Protect Seniors from Fraud
Q. My 72-year-old mother used to be vibrant and active. But since my dad passed away, she's gradually become more isolated and sullen. I'm worried that she's depressed. How can I know for sure and do you have any suggestions?
Only a doctor can know if your mom suffers from depression. Encourage her to make an appointment as soon as possible. When you have a diagnosis, you'll know for sure.
According to the Website www.NIHSeniorHealth.gov, following are signs of depression:
The www.NIHSeniorHealth.gov site, a joint effort of the National Institute on Aging and the National Library of Medicine, has added information about depression to their website in an effort to better educate seniors and their families. (Click on "D" for more information about depression.)
Changes that occur as people age – such as the loss of a spouse – can often lead to depression, although it is not considered a normal part of aging, experts say. If the diagnosis is depression, a doctor might recommend therapy or medication. In addition to her doctor's recommendations, why not encourage your mother to reconnect with the world? Rediscovering hobbies and activities can help her to find her way back to society.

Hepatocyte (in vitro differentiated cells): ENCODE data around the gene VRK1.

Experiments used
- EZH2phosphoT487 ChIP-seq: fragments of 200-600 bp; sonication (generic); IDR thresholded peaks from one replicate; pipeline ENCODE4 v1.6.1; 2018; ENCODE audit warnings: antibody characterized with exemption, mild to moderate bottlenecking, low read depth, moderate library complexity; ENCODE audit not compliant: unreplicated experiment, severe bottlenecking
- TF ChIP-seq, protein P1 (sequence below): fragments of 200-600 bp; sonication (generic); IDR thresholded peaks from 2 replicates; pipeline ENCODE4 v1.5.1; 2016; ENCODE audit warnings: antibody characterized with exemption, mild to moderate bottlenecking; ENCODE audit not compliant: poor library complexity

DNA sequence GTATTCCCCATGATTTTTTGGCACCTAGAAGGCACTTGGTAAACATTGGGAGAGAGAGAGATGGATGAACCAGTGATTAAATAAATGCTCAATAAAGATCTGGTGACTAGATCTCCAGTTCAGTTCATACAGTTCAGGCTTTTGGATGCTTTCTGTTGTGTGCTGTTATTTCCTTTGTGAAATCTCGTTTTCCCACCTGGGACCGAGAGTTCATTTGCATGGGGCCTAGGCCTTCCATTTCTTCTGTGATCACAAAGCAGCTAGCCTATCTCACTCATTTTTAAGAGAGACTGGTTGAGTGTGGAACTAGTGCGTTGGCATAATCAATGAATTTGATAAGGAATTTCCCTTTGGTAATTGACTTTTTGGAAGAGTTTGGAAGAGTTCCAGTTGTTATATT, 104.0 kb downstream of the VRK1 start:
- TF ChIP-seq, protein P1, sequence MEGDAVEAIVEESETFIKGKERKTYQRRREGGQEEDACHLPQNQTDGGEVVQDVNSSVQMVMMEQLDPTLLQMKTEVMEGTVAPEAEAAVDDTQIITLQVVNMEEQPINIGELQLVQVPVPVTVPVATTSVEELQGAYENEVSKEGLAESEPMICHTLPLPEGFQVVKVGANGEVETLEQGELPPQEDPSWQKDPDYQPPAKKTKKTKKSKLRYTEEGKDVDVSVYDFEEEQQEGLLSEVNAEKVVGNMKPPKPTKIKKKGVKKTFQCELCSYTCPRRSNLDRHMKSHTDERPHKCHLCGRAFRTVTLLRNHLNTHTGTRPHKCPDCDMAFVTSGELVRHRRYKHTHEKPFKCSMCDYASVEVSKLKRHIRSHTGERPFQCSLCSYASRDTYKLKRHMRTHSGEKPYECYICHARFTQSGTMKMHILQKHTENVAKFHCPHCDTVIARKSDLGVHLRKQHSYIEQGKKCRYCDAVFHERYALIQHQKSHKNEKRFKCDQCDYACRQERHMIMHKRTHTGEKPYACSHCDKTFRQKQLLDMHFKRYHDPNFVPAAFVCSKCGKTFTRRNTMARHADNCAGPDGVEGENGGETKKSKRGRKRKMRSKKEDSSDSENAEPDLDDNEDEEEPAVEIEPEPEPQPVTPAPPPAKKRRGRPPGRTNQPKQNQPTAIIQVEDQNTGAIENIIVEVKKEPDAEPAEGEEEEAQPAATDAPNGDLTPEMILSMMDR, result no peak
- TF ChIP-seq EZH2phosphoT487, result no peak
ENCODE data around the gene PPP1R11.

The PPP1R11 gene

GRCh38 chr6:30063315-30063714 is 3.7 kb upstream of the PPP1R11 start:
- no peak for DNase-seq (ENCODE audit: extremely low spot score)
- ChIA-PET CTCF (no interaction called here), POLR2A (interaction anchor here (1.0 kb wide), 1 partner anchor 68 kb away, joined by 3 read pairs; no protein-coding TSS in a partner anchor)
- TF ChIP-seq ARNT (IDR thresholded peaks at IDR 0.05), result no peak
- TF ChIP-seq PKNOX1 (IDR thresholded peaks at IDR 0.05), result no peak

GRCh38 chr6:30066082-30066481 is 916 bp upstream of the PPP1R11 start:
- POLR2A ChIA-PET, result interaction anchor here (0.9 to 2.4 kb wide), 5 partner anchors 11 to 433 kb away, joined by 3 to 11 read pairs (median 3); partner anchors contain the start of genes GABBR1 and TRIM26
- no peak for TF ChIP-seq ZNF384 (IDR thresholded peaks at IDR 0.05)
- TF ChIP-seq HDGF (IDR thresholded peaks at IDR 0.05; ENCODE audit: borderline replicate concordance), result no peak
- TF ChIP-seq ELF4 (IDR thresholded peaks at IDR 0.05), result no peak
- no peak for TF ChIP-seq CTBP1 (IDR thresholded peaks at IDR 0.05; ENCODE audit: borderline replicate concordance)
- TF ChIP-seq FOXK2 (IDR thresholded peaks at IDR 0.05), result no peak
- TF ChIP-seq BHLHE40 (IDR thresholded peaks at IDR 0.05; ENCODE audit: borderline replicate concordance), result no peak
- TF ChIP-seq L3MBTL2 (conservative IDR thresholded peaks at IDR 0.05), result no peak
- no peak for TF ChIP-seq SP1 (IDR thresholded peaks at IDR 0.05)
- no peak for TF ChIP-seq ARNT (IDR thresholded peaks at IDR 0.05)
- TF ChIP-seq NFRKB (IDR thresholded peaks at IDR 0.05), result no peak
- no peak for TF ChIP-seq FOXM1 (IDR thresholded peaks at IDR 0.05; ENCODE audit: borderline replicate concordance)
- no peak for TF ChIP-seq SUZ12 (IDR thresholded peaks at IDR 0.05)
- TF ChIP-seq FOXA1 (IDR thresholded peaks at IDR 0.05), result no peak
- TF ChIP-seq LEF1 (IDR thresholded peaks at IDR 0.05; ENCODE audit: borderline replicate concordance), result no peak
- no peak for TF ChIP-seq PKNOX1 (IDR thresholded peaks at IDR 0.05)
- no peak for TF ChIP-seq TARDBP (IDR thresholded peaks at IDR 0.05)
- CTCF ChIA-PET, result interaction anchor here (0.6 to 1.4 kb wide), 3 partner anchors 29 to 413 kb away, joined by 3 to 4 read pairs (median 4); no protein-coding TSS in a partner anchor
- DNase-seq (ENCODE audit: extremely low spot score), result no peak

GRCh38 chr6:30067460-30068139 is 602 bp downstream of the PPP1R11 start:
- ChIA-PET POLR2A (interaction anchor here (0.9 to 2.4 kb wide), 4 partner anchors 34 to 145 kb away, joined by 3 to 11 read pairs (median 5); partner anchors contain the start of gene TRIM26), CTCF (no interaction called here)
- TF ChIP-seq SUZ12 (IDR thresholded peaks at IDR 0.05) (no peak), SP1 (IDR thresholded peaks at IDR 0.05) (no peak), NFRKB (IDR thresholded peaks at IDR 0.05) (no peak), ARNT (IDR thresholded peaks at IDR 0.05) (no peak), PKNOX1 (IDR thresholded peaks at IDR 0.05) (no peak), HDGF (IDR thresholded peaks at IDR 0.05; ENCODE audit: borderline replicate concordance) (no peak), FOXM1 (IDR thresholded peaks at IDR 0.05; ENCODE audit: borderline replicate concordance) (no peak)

Perhaps she is neglecting friendships and others with whom she used to enjoy spending time. Ask her to invite a friend to lunch or coffee. Churches, synagogues and senior centers also are great places for older adults to get involved.
Or, if your mother is not outgoing, why not call a local Home Instead Senior Care® office. The company employs many older adults as companions who would enjoy outings and activities with your mom. These CAREGivers, who are screened, trained, bonded and insured, also can help your mother maintain her independence by assisting with meal preparation, light housekeeping errands and shopping.
With the proper treatment, hopefully your mom will be feeling better in no time.
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